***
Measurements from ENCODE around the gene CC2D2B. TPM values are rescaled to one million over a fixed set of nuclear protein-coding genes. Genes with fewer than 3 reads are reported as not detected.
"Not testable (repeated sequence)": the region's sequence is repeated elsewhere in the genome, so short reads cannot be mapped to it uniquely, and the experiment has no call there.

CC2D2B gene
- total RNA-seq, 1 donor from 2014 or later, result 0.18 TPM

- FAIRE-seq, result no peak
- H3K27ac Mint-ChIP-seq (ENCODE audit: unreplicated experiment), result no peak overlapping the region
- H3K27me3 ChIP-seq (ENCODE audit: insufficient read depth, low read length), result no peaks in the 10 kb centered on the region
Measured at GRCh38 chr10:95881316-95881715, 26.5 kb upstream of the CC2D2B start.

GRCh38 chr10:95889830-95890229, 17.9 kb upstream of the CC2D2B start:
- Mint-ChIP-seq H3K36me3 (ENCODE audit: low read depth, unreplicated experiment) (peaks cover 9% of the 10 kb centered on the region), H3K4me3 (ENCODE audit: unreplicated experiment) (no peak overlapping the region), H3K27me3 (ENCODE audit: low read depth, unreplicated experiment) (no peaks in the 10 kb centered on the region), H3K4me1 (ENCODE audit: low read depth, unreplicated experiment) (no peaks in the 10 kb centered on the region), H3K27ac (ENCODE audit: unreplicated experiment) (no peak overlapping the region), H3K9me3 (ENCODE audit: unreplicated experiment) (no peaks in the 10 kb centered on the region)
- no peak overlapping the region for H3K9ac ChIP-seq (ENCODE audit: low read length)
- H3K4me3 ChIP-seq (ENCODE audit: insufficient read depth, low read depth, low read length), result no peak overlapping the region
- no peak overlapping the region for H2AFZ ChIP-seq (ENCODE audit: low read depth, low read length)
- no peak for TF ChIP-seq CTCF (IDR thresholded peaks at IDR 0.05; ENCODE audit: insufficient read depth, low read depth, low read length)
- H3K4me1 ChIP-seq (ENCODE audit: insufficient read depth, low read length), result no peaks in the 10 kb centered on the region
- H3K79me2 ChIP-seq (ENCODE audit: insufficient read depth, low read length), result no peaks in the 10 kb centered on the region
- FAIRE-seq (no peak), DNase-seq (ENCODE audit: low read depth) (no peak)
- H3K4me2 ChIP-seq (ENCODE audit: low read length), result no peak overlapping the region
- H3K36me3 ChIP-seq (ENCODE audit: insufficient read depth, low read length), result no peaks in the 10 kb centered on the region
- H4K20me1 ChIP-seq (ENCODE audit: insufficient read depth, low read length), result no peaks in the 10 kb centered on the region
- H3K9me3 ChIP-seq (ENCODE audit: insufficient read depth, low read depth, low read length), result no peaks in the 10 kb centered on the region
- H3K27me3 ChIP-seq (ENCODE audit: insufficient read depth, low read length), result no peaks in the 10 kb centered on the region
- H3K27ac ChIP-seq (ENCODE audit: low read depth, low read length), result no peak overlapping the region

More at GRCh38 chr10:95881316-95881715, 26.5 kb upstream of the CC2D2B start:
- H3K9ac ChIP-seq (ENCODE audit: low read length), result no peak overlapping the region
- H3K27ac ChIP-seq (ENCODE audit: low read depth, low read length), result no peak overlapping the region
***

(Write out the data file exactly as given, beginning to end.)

Measurements from ENCODE around the gene CC2D2B. TPM values are rescaled to one million over a fixed set of nuclear protein-coding genes. Genes with fewer than 3 reads are reported as not detected.
"Not testable (repeated sequence)": the region's sequence is repeated elsewhere in the genome, so short reads cannot be mapped to it uniquely, and the experiment has no call there.

CC2D2B gene
- total RNA-seq, 1 donor from 2014 or later, result 0.18 TPM

- FAIRE-seq, result no peak
- H3K27ac Mint-ChIP-seq (ENCODE audit: unreplicated experiment), result no peak overlapping the region
- H3K27me3 ChIP-seq (ENCODE audit: insufficient read depth, low read length), result no peaks in the 10 kb centered on the region
Measured at GRCh38 chr10:95881316-95881715, 26.5 kb upstream of the CC2D2B start.

GRCh38 chr10:95889830-95890229, 17.9 kb upstream of the CC2D2B start:
- Mint-ChIP-seq H3K36me3 (ENCODE audit: low read depth, unreplicated experiment) (peaks cover 9% of the 10 kb centered on the region), H3K4me3 (ENCODE audit: unreplicated experiment) (no peak overlapping the region), H3K27me3 (ENCODE audit: low read depth, unreplicated experiment) (no peaks in the 10 kb centered on the region), H3K4me1 (ENCODE audit: low read depth, unreplicated experiment) (no peaks in the 10 kb centered on the region), H3K27ac (ENCODE audit: unreplicated experiment) (no peak overlapping the region), H3K9me3 (ENCODE audit: unreplicated experiment) (no peaks in the 10 kb centered on the region)
- no peak overlapping the region for H3K9ac ChIP-seq (ENCODE audit: low read length)
- H3K4me3 ChIP-seq (ENCODE audit: insufficient read depth, low read depth, low read length), result no peak overlapping the region
- no peak overlapping the region for H2AFZ ChIP-seq (ENCODE audit: low read depth, low read length)
- no peak for TF ChIP-seq CTCF (IDR thresholded peaks at IDR 0.05; ENCODE audit: insufficient read depth, low read depth, low read length)
- H3K4me1 ChIP-seq (ENCODE audit: insufficient read depth, low read length), result no peaks in the 10 kb centered on the region
- H3K79me2 ChIP-seq (ENCODE audit: insufficient read depth, low read length), result no peaks in the 10 kb centered on the region
- FAIRE-seq (no peak), DNase-seq (ENCODE audit: low read depth) (no peak)
- H3K4me2 ChIP-seq (ENCODE audit: low read length), result no peak overlapping the region
- H3K36me3 ChIP-seq (ENCODE audit: insufficient read depth, low read length), result no peaks in the 10 kb centered on the region
- H4K20me1 ChIP-seq (ENCODE audit: insufficient read depth, low read length), result no peaks in the 10 kb centered on the region
- H3K9me3 ChIP-seq (ENCODE audit: insufficient read depth, low read depth, low read length), result no peaks in the 10 kb centered on the region
- H3K27me3 ChIP-seq (ENCODE audit: insufficient read depth, low read length), result no peaks in the 10 kb centered on the region
- H3K27ac ChIP-seq (ENCODE audit: low read depth, low read length), result no peak overlapping the region

More at GRCh38 chr10:95881316-95881715, 26.5 kb upstream of the CC2D2B start:
- H3K9ac ChIP-seq (ENCODE audit: low read length), result no peak overlapping the region
- H3K27ac ChIP-seq (ENCODE audit: low read depth, low read length), result no peak overlapping the region